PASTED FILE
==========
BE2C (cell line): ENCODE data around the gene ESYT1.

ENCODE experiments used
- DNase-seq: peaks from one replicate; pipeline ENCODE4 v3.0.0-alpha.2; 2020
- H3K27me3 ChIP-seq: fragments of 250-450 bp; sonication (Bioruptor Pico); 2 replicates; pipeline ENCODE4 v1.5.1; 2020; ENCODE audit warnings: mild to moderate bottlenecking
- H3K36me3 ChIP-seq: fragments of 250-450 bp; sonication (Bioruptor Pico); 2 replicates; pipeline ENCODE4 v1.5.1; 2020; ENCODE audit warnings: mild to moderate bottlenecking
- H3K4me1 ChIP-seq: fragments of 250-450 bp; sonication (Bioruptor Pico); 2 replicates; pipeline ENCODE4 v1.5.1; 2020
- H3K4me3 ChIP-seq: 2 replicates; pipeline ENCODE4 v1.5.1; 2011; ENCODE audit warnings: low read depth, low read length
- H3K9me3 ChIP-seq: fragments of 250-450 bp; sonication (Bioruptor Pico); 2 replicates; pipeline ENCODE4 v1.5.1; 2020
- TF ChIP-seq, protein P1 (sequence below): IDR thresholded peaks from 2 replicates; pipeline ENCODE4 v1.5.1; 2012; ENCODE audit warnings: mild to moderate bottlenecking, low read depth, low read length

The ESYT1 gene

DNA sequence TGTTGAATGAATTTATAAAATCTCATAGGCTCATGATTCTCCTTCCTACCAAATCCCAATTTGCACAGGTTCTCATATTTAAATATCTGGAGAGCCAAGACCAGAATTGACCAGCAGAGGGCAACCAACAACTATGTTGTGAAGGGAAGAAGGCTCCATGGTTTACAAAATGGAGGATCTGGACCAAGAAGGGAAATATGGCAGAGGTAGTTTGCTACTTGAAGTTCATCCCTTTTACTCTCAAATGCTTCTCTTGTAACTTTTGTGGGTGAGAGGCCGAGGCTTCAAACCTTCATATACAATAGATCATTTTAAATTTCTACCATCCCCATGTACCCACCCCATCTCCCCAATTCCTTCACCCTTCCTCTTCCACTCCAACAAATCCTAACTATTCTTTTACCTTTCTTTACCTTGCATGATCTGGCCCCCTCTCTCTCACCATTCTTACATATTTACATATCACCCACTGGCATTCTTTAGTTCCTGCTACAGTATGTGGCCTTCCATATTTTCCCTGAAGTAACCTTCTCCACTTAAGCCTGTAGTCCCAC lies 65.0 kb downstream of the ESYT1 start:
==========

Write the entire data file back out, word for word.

BE2C (cell line): ENCODE data around the gene ESYT1.

ENCODE experiments used
- DNase-seq: peaks from one replicate; pipeline ENCODE4 v3.0.0-alpha.2; 2020
- H3K27me3 ChIP-seq: fragments of 250-450 bp; sonication (Bioruptor Pico); 2 replicates; pipeline ENCODE4 v1.5.1; 2020; ENCODE audit warnings: mild to moderate bottlenecking
- H3K36me3 ChIP-seq: fragments of 250-450 bp; sonication (Bioruptor Pico); 2 replicates; pipeline ENCODE4 v1.5.1; 2020; ENCODE audit warnings: mild to moderate bottlenecking
- H3K4me1 ChIP-seq: fragments of 250-450 bp; sonication (Bioruptor Pico); 2 replicates; pipeline ENCODE4 v1.5.1; 2020
- H3K4me3 ChIP-seq: 2 replicates; pipeline ENCODE4 v1.5.1; 2011; ENCODE audit warnings: low read depth, low read length
- H3K9me3 ChIP-seq: fragments of 250-450 bp; sonication (Bioruptor Pico); 2 replicates; pipeline ENCODE4 v1.5.1; 2020
- TF ChIP-seq, protein P1 (sequence below): IDR thresholded peaks from 2 replicates; pipeline ENCODE4 v1.5.1; 2012; ENCODE audit warnings: mild to moderate bottlenecking, low read depth, low read length

The ESYT1 gene

DNA sequence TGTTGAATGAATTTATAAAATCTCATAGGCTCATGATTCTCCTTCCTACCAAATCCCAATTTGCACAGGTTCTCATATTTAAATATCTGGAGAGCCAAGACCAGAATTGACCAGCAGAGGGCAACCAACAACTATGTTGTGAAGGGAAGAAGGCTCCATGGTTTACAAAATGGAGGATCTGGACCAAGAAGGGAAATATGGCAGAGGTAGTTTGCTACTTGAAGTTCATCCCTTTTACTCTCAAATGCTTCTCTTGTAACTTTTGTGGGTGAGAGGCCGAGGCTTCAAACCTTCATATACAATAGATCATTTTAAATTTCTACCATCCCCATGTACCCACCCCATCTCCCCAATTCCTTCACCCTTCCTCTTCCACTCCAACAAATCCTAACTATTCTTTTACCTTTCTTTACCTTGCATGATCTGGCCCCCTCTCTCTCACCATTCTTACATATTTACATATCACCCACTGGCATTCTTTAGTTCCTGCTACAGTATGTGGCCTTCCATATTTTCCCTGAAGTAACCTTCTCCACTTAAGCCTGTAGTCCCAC lies 65.0 kb downstream of the ESYT1 start: